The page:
Happy and Sad International Women Day,

We are in 2020, all IT companies are paying lip service to an abstract “need for diversity” in their marketing document. But as anyone who has been paying attention knows, there is a significant gap between the well meaning words and the grim reality on the field.

For example this job interview question from hell recently popped up in my feed:

Instead of rehashing what we should do but don’t do for... reasons, I have reached out to an old college friend. I find her developer journey inspiring, and hopefully it will be for you too.

Interview with Julie Vandenabeele-Orzea

Who are you?

Julie, can you first tell a bit about you? Who are you as a person and what makes you tick?

For as long as I remember, I was ticking (as you say) by solving logical games and finding out how things work. So I went from math and logical games to algorithm development, always triggered to find answers.

Thinking back, I was also ticking by another thing: helping others to understand technical stuff, especially my colleagues that didn´t understand things as fast as I did. Fast forward today, I raise my daughters and lead a team, so I get plenty of people interaction. Now, I really tick when I can bring a person or a team to reach something that seemed impossible to them.

On Typical Software Guys

You have 15 years of experience, you have lived in four different countries, speak fluently 5 languages and have a computer science degree from a top engineering school in France and from a top university in Germany. But you don’t look like the “typical” software guy. Do you have any entertaining anecdotes when that was an issue? And how did you handle those situations?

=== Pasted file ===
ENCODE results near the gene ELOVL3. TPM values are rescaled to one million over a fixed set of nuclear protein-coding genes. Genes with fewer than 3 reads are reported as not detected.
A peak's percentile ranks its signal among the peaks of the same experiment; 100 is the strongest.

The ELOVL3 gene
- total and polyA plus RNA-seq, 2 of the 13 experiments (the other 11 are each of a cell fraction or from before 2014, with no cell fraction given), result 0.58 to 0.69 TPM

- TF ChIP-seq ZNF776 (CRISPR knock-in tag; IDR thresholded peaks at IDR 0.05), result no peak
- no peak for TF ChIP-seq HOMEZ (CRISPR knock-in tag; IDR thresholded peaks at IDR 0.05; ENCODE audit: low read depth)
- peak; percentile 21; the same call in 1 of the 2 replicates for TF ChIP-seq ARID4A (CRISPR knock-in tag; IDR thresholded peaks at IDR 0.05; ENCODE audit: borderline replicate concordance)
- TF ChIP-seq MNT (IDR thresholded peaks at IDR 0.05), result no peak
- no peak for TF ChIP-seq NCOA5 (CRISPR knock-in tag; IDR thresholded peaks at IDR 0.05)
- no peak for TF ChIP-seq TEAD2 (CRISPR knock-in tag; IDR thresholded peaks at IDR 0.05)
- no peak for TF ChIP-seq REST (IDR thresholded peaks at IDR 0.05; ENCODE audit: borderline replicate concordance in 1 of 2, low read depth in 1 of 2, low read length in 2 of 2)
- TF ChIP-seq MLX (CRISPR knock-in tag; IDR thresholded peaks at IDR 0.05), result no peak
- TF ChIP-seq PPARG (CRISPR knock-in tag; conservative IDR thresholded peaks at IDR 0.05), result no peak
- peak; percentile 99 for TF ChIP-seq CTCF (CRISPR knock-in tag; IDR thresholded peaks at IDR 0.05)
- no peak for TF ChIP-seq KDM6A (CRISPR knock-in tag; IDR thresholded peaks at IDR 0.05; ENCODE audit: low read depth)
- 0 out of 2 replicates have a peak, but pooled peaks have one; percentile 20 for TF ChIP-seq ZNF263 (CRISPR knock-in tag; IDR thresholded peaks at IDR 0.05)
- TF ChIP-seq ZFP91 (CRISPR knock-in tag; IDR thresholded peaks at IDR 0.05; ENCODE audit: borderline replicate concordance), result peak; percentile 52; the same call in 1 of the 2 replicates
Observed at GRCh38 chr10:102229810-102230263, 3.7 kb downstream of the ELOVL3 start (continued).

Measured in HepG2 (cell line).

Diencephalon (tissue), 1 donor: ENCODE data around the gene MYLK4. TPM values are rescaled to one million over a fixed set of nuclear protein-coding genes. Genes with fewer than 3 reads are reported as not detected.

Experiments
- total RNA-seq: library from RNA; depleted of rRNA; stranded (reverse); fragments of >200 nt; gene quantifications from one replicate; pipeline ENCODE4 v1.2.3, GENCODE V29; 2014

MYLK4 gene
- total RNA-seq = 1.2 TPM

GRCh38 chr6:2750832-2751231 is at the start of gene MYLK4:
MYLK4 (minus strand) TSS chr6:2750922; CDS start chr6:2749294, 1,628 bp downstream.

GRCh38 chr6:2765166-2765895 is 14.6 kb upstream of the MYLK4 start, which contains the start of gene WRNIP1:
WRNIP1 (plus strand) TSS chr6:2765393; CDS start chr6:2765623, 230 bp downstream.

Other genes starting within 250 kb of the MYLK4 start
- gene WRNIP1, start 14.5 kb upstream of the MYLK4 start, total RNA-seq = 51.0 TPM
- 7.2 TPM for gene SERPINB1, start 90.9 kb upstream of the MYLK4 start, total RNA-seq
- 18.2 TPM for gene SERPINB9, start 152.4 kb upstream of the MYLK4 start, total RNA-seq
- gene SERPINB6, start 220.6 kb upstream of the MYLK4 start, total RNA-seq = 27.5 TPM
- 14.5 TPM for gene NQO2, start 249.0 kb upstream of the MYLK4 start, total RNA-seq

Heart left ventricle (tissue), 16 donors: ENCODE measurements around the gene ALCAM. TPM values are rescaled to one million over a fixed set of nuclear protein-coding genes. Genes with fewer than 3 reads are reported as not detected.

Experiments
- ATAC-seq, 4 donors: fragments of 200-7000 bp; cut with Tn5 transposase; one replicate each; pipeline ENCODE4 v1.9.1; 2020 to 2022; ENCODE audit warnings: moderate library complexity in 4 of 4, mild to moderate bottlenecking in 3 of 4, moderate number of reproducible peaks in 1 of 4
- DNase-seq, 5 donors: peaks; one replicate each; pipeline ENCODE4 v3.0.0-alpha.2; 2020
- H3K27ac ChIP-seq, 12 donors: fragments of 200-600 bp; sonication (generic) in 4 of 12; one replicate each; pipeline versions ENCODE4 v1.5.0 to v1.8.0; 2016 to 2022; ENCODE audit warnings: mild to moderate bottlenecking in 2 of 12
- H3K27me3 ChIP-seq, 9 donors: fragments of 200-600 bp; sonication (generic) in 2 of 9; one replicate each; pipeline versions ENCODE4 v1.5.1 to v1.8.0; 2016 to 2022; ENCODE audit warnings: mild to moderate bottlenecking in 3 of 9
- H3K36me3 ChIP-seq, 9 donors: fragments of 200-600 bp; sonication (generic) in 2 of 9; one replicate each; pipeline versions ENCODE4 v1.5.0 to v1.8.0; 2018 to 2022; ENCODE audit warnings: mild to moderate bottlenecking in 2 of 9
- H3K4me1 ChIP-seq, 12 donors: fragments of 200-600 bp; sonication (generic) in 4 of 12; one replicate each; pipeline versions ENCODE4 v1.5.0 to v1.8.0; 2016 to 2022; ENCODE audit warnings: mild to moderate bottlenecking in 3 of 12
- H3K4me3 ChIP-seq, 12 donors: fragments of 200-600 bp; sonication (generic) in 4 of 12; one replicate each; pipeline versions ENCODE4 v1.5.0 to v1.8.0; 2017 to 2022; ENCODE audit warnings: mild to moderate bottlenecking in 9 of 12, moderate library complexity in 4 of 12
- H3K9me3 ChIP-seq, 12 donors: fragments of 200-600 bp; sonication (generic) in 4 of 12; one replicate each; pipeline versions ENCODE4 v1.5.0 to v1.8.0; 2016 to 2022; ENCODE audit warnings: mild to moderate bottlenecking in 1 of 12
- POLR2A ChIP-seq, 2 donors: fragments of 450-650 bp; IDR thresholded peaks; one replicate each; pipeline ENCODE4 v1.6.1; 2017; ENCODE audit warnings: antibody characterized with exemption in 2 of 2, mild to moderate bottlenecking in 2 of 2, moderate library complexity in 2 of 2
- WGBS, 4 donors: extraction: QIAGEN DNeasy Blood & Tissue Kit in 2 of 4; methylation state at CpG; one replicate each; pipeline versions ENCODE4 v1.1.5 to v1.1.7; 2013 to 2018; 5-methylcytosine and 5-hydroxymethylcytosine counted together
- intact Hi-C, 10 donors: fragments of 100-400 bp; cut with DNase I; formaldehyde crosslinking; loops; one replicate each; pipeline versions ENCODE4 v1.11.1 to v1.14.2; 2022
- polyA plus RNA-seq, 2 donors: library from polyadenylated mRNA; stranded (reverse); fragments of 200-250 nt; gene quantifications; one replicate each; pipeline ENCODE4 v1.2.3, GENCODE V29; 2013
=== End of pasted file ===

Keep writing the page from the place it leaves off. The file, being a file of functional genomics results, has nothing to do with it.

By typical software guy, do you mean a young man, wearing a penguin T-Shirt and speaking a lot of languages like bash and brainfuck, showing up early - early after lunch -, working until the next day, eating pizza and drinking coffee in front of a dark-green computer screen?

Indeed, this pattern doesn't match me, as I prefer to eat vegetables, speak C++, German, French and Dutch, and come in before lunch. Luckily, we are all different. Recognizing and accepting this was key in my life. I value everyone for their strengths.

Joke aside, I actually never met such a typical software guy.

Leveraging gentle irony

My most entertainment anecdotes are more related to being the only woman in a men's environnement, specially when dealing with people in manufacturing. When I started in a small company, a French speaking guy heard, a french woman will start. We met first at the coffee machine and our discussion was a bit off. After a while, I asked him what he thought that I was working on. He replied: "You are part of the administrative staff."

I answered very friendly that this was not 100% correct: I was in charge of writing the firmware for the new cameras. He was surprised and embarrassed. I was the first woman in the engineering department over there and took it with grace. He later always supported me in the kindest way with installing the cameras.

I also recall one day where I was putting my car on the last - and rather difficult - parking space near our office. Two guys from the manufacturing department were looking at me. Instead of avoiding them, I walked into their office, smiling proud of me, and asked friendly: "Hey, what do you think, did I manage that all right?" They could not ignore that they would never do that to a man colleague, and I could see it, so I just laughed with them. That actually helped me to make a connection with them and later they were some of my best supporters.

On being a parent and a leader

In the last 5+ years, you have assumed a position of team leader while at the same time raising two daughters - twins, which I find even more impressive. In my career I have seen male friends being more easily trusted with assuming that kind of responsibility after they became fathers. But for mothers it’s sadly unusual.What’s your take on how parenting prepare someone for this kind of position, and why the asymmetry?

Parenting and managing a team have actually a number of principles in common.

When you get better at interacting with people, it serves you everywhere. I followed a course "communication with children " where I practiced some very good methods like active listening and positive speaking that I also use at work. At the end of the day, we all like to be listened to, understood and recognized.